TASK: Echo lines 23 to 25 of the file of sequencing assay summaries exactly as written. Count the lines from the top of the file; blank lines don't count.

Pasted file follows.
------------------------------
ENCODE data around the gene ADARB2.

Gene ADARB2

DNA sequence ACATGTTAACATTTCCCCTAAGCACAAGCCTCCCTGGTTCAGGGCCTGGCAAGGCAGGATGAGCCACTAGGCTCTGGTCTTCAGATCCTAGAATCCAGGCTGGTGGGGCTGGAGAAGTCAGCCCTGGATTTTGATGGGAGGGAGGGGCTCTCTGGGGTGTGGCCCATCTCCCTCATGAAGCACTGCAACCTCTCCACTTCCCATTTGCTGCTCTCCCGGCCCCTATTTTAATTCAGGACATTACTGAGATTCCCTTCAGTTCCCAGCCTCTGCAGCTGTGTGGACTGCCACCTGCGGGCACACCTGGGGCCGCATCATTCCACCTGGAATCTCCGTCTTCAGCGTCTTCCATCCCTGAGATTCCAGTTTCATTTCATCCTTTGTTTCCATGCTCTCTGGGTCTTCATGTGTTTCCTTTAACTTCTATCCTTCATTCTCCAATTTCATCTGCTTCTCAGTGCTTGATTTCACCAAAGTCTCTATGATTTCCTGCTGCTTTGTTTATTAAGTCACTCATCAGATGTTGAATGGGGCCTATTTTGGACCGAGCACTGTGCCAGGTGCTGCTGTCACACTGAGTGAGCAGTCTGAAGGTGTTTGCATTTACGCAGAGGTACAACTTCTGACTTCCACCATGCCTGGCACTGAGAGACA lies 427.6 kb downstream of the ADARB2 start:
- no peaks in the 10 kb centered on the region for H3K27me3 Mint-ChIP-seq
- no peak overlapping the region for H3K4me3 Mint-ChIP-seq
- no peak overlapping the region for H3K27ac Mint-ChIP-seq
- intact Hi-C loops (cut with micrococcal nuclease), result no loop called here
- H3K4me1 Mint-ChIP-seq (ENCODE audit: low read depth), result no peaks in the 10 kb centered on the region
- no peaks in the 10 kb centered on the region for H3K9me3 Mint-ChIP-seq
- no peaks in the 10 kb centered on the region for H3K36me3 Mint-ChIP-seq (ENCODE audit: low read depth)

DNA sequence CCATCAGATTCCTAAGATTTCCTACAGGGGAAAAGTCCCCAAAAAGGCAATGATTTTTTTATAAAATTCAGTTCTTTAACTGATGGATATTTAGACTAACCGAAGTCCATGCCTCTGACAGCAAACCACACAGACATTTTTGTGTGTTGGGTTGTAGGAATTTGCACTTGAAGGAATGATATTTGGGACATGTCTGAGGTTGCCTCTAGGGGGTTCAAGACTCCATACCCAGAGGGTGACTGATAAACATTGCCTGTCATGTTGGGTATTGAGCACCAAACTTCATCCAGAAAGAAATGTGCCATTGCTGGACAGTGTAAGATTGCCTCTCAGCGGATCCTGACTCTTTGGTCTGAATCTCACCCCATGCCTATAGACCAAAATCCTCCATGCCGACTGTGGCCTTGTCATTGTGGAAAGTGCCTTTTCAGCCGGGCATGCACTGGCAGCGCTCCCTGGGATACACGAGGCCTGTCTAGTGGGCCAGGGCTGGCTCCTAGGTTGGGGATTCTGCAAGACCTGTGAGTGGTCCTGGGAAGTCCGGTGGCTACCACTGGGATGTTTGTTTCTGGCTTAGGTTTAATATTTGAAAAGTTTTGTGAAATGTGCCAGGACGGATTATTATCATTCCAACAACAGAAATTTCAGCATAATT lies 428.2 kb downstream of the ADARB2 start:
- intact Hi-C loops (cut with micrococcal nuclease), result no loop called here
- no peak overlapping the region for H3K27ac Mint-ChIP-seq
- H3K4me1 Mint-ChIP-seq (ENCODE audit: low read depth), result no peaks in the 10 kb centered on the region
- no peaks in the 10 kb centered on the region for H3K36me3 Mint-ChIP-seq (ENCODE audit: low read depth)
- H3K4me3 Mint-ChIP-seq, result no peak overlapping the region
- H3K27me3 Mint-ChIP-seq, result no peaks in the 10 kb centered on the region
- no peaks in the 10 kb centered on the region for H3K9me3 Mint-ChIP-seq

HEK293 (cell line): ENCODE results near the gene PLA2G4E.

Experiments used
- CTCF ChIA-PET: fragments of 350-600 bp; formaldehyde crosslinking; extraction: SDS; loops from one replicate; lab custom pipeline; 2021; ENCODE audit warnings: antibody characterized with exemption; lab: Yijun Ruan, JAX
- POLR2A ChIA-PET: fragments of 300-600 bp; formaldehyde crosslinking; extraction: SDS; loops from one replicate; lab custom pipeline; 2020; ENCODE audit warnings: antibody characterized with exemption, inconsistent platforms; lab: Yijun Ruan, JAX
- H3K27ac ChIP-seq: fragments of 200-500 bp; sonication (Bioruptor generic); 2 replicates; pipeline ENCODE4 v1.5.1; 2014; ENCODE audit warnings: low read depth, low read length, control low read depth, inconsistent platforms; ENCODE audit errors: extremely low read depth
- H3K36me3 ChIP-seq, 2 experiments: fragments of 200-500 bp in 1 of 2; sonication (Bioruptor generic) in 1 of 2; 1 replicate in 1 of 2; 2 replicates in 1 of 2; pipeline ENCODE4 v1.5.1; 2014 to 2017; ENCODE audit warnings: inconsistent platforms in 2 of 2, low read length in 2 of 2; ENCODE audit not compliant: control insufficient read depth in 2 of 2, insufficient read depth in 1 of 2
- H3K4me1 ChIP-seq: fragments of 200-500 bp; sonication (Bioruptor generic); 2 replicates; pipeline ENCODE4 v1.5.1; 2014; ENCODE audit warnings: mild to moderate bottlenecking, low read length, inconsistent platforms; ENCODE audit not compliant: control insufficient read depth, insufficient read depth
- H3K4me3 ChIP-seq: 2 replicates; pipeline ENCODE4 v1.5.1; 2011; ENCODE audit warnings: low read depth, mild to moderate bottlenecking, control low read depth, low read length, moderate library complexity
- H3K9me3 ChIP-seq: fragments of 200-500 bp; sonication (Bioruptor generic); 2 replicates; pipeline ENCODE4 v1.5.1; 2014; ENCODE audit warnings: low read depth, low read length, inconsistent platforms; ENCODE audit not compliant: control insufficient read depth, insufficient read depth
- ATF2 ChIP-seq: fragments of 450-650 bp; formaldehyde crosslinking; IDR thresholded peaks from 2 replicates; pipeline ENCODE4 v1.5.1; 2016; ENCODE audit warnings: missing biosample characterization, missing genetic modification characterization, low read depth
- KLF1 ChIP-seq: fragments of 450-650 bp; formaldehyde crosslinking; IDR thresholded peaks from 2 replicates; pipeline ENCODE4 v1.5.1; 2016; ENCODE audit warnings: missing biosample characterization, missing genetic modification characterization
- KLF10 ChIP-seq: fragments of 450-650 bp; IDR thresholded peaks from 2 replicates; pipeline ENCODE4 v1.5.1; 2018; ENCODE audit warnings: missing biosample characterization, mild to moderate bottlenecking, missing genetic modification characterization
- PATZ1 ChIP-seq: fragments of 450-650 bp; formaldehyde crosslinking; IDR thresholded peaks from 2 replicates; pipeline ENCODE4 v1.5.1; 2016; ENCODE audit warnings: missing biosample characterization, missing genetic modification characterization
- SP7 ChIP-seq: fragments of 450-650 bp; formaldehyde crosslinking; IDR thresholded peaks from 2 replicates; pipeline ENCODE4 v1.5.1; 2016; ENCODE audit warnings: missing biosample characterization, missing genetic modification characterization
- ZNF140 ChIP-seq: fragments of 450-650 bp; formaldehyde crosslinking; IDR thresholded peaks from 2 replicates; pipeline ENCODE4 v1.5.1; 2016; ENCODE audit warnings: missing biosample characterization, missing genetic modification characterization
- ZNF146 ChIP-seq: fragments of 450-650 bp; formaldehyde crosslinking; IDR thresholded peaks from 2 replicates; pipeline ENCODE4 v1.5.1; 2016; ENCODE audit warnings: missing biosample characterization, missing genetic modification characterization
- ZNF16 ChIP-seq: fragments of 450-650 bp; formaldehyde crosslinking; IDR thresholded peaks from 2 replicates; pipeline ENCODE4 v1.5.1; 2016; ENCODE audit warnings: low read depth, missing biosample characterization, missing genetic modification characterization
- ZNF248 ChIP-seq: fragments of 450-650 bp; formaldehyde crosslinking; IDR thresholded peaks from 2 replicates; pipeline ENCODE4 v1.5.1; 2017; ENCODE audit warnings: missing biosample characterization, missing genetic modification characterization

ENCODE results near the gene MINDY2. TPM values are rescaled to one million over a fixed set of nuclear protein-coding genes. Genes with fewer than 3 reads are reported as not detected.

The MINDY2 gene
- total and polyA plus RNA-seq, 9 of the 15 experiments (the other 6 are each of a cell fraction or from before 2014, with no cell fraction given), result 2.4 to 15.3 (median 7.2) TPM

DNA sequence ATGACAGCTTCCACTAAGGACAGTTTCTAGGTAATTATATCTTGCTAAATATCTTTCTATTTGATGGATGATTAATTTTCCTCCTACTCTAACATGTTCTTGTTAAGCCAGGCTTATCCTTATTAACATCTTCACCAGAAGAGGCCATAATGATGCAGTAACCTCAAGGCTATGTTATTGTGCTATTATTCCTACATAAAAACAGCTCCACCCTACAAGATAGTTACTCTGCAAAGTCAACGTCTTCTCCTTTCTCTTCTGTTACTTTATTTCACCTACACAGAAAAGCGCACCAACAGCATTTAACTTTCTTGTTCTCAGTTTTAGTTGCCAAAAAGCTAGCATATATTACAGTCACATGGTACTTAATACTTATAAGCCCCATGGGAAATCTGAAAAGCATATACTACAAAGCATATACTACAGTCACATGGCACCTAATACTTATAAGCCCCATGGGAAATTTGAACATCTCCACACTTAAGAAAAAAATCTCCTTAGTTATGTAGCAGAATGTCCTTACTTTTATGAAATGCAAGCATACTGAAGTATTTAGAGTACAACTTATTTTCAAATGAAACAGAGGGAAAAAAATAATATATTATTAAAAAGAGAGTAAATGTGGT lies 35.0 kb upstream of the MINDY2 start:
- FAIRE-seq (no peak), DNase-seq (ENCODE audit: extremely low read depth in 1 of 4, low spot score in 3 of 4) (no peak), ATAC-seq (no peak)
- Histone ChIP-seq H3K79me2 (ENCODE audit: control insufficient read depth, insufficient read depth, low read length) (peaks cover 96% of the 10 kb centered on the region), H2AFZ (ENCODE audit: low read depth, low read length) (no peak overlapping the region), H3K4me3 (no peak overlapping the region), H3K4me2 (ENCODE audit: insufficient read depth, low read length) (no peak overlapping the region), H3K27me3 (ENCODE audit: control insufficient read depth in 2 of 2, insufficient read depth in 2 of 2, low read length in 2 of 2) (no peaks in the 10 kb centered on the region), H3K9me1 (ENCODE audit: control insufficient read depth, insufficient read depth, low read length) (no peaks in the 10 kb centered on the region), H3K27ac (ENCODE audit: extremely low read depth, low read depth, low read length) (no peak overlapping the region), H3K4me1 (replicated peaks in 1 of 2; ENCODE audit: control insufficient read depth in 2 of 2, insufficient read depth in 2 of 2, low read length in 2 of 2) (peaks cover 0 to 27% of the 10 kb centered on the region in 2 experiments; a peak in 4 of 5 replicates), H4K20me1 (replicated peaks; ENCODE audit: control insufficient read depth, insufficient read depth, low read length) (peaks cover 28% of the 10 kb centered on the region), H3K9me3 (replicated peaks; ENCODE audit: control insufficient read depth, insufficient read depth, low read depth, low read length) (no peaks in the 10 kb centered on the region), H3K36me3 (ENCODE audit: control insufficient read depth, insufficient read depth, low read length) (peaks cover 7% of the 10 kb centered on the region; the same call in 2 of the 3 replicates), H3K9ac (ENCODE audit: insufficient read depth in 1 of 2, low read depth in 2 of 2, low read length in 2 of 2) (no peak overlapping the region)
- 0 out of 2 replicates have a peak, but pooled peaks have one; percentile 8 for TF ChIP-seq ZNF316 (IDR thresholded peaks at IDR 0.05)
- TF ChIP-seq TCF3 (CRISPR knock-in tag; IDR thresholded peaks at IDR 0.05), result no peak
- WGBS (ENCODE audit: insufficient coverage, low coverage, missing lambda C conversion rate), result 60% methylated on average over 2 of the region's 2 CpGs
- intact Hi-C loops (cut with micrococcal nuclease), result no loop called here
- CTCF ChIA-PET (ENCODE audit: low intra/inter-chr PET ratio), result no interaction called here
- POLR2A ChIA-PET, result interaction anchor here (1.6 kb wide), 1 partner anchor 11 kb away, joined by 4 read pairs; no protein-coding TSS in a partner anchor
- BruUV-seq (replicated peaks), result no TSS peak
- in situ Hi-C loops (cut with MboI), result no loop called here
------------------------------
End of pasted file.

- H3K27ac ChIP-seq: fragments of 200-500 bp; sonication (Bioruptor generic); 2 replicates; pipeline ENCODE4 v1.5.1; 2014; ENCODE audit warnings: low read depth, low read length, control low read depth, inconsistent platforms; ENCODE audit errors: extremely low read depth
- H3K36me3 ChIP-seq, 2 experiments: fragments of 200-500 bp in 1 of 2; sonication (Bioruptor generic) in 1 of 2; 1 replicate in 1 of 2; 2 replicates in 1 of 2; pipeline ENCODE4 v1.5.1; 2014 to 2017; ENCODE audit warnings: inconsistent platforms in 2 of 2, low read length in 2 of 2; ENCODE audit not compliant: control insufficient read depth in 2 of 2, insufficient read depth in 1 of 2
- H3K4me1 ChIP-seq: fragments of 200-500 bp; sonication (Bioruptor generic); 2 replicates; pipeline ENCODE4 v1.5.1; 2014; ENCODE audit warnings: mild to moderate bottlenecking, low read length, inconsistent platforms; ENCODE audit not compliant: control insufficient read depth, insufficient read depth